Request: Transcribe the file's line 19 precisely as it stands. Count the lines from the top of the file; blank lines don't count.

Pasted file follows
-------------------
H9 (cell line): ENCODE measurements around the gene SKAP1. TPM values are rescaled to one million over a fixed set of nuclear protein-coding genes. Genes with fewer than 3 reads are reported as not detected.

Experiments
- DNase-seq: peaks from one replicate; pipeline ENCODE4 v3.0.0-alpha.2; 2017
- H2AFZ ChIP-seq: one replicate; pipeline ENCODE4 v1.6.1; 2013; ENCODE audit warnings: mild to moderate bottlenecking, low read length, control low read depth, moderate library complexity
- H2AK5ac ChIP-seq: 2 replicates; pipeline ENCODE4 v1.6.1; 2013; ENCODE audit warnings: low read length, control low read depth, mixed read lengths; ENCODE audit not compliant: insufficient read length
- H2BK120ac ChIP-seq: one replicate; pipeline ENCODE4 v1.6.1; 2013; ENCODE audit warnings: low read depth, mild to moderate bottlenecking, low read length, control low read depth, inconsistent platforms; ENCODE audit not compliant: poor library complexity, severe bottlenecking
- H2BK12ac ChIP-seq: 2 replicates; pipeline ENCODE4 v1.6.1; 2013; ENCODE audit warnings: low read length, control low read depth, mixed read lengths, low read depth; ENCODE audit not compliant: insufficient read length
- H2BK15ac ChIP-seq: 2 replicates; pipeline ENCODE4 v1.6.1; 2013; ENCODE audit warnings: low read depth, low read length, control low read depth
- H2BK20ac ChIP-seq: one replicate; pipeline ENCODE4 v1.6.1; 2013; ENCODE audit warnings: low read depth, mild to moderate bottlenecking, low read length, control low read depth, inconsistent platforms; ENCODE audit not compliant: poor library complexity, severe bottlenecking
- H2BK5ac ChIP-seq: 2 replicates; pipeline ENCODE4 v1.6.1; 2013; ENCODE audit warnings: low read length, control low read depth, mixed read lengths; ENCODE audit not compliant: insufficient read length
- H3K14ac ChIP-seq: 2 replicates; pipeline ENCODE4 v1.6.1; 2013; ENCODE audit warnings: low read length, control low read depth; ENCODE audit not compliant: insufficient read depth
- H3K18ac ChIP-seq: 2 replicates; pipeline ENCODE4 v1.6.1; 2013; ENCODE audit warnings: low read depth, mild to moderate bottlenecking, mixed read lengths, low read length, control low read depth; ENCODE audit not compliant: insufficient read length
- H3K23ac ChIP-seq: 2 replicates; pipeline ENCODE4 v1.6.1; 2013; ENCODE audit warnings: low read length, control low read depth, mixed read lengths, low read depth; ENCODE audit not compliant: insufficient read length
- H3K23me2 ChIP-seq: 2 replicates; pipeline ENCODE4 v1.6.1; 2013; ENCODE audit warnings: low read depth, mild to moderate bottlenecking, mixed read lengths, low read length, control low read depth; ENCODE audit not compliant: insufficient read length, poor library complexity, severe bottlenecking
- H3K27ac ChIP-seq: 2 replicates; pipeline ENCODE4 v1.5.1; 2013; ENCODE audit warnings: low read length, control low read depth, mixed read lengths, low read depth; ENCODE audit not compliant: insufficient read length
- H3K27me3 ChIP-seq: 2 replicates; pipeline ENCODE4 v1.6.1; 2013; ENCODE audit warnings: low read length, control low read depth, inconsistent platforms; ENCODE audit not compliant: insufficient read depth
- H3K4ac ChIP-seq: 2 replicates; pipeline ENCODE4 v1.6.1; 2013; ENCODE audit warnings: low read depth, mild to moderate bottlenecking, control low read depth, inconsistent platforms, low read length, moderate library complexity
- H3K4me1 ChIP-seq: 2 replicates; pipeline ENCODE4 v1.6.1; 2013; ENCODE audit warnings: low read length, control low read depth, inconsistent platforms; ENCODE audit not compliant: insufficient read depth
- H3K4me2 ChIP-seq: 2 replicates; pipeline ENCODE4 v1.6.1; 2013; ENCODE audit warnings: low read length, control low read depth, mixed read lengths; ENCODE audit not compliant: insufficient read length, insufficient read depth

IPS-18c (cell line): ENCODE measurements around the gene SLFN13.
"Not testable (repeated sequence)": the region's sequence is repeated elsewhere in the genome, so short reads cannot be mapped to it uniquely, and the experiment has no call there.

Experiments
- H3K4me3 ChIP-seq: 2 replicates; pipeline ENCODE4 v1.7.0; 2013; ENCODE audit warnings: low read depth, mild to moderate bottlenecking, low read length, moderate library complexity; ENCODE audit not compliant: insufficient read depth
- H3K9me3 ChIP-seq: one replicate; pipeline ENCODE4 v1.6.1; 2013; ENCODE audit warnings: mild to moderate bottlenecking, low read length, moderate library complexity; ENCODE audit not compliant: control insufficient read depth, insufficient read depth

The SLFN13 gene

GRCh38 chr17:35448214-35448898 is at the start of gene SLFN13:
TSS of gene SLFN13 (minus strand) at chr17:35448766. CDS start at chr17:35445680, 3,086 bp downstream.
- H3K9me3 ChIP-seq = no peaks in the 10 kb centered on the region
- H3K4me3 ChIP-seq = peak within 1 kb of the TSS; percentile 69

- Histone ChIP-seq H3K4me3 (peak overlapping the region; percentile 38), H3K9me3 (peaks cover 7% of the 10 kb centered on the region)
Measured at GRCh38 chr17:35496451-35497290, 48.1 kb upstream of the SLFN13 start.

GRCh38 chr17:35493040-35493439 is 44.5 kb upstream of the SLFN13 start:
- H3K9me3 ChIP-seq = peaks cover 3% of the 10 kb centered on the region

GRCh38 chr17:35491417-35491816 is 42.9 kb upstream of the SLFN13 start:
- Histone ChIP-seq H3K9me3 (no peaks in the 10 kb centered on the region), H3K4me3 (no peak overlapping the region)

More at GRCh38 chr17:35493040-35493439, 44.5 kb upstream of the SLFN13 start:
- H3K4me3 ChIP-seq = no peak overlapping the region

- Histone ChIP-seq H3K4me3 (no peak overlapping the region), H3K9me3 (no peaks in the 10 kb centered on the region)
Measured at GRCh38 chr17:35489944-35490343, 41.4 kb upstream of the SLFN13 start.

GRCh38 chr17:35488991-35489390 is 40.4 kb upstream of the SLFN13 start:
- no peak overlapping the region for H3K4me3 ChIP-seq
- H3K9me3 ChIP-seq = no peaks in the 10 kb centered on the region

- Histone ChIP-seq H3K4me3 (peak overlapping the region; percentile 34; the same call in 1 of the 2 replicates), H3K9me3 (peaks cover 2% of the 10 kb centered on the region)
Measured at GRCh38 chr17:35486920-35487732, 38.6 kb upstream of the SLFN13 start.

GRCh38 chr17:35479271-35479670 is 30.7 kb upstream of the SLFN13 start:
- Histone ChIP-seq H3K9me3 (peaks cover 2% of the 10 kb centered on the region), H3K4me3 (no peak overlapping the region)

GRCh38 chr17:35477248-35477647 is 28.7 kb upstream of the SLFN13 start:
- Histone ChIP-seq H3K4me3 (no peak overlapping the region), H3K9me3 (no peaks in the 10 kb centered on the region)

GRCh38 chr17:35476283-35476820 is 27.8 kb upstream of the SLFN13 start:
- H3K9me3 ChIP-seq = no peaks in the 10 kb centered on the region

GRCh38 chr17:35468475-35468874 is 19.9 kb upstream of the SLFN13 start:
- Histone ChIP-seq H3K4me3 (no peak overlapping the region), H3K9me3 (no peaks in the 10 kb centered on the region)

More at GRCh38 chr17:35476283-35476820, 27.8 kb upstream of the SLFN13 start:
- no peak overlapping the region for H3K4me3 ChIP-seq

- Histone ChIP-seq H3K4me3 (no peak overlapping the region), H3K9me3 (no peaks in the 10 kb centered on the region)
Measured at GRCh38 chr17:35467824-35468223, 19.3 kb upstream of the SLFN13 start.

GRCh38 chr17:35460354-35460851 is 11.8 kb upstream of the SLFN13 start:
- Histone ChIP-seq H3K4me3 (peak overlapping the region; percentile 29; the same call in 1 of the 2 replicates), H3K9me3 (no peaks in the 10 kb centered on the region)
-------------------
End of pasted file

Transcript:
- H3K4me2 ChIP-seq: 2 replicates; pipeline ENCODE4 v1.6.1; 2013; ENCODE audit warnings: low read length, control low read depth, mixed read lengths; ENCODE audit not compliant: insufficient read length, insufficient read depth